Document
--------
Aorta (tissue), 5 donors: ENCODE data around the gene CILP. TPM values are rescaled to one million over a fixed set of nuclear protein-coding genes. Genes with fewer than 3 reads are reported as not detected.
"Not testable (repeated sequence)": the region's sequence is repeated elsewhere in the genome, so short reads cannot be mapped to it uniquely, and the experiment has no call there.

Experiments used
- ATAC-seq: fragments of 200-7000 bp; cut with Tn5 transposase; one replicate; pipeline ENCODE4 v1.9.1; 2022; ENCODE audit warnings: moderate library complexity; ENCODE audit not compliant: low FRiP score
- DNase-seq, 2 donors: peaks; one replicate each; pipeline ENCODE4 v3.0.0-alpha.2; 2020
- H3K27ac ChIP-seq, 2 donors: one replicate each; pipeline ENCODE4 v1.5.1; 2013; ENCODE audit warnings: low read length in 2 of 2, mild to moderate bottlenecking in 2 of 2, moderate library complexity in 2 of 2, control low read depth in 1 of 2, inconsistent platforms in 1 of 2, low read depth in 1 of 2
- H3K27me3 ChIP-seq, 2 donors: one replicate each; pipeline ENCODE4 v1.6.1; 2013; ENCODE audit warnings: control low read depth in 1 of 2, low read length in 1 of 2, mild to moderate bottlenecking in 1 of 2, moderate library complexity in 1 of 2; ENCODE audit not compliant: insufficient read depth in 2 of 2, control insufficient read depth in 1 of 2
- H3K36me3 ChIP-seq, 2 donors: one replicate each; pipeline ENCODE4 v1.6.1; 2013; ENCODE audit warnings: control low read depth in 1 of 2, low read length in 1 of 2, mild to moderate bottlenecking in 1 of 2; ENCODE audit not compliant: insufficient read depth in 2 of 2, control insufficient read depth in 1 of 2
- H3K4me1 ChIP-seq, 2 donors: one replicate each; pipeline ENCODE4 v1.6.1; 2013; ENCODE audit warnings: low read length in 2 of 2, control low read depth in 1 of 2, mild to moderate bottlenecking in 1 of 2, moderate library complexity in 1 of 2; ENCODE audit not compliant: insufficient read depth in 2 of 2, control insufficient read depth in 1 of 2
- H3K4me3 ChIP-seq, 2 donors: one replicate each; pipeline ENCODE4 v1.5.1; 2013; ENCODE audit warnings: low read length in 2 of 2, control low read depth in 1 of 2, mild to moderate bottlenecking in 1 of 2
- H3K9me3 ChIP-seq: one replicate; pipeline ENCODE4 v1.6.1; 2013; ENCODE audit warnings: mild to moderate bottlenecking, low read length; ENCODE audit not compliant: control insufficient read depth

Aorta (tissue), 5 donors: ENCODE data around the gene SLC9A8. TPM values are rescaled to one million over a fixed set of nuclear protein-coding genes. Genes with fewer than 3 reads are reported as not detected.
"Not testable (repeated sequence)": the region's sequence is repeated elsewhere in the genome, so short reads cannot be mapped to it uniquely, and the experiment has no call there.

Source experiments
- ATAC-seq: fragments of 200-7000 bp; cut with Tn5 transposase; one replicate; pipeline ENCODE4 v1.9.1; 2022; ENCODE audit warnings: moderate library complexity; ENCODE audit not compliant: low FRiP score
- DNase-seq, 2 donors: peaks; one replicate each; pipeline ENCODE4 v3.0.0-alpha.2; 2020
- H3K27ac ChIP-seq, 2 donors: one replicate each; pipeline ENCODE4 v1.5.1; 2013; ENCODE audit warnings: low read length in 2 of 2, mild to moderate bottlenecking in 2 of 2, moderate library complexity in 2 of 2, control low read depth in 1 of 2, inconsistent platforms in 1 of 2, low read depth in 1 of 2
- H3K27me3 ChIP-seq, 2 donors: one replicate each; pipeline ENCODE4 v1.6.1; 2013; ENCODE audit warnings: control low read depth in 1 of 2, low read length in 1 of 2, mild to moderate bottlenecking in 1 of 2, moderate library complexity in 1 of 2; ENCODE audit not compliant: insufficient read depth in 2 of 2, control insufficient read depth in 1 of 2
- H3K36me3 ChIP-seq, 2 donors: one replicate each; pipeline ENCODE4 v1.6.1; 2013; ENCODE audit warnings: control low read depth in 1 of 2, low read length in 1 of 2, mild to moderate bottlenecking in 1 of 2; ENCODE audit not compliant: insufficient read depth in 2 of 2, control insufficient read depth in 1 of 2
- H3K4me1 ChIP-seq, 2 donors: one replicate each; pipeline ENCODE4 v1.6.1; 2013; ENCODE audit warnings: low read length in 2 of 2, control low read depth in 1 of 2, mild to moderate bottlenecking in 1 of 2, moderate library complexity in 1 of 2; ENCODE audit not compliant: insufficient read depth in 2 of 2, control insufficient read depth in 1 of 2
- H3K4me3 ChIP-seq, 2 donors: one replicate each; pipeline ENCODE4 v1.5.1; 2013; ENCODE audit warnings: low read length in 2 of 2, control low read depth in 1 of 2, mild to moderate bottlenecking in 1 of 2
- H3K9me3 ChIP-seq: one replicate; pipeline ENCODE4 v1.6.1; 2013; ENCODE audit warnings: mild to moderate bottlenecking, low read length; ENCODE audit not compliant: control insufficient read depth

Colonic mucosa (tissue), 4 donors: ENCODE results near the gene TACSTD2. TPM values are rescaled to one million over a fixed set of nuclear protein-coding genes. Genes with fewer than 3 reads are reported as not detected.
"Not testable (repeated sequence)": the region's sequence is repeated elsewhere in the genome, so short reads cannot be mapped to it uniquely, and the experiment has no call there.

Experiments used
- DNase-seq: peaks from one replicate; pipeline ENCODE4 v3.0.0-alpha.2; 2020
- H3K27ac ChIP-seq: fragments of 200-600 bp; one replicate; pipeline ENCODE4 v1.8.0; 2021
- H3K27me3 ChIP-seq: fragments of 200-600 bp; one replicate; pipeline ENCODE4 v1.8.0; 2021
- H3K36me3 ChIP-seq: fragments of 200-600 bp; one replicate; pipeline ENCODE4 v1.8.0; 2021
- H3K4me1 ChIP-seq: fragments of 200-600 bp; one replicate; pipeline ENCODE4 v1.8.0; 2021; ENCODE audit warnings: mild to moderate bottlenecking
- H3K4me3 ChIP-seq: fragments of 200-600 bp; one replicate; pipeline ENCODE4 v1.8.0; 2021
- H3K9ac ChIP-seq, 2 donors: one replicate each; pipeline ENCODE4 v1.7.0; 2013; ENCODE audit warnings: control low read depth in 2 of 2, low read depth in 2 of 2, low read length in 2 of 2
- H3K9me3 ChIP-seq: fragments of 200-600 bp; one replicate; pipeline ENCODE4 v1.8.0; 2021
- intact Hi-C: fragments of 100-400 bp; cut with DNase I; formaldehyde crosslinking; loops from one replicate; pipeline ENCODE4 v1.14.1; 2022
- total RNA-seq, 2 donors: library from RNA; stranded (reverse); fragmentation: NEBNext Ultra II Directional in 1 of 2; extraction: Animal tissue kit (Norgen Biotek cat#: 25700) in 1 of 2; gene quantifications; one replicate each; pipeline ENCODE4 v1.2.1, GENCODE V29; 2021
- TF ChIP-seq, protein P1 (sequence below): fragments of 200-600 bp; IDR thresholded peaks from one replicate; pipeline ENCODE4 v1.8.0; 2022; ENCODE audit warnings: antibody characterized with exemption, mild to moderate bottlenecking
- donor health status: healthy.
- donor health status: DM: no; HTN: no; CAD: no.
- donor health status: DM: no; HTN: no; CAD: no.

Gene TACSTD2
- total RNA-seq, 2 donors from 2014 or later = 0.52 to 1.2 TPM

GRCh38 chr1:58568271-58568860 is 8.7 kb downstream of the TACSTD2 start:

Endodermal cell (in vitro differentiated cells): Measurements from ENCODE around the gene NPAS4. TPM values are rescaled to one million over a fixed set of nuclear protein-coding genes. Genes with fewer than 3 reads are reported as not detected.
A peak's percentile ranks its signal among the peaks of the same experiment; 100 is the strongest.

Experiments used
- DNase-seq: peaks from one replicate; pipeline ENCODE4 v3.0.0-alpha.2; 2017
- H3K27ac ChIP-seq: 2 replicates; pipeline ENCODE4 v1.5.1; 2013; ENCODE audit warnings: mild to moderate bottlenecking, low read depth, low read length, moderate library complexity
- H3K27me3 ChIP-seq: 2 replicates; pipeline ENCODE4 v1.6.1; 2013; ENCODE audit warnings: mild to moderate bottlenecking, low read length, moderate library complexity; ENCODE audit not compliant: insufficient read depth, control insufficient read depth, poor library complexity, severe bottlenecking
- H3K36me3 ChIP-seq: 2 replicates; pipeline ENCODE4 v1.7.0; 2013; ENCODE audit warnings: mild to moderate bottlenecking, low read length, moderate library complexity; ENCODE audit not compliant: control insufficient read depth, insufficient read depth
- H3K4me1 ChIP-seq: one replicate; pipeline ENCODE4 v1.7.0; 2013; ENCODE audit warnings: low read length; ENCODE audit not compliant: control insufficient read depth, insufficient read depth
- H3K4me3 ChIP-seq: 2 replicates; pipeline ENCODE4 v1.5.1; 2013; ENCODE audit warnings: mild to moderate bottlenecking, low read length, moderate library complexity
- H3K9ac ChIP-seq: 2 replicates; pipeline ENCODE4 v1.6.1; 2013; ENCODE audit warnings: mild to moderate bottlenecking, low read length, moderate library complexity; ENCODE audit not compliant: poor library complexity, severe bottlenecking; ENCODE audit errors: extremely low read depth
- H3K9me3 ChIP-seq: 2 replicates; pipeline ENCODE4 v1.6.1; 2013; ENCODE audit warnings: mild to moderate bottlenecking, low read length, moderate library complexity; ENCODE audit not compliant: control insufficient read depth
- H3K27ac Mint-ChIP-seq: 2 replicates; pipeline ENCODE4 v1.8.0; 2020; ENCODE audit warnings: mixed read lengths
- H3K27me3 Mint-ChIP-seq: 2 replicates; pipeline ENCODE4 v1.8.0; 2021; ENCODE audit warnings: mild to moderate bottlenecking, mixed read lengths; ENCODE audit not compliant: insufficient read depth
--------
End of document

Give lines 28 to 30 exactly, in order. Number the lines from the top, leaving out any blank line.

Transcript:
- H3K27me3 ChIP-seq: fragments of 200-600 bp; one replicate; pipeline ENCODE4 v1.8.0; 2021
- H3K36me3 ChIP-seq: fragments of 200-600 bp; one replicate; pipeline ENCODE4 v1.8.0; 2021
- H3K4me1 ChIP-seq: fragments of 200-600 bp; one replicate; pipeline ENCODE4 v1.8.0; 2021; ENCODE audit warnings: mild to moderate bottlenecking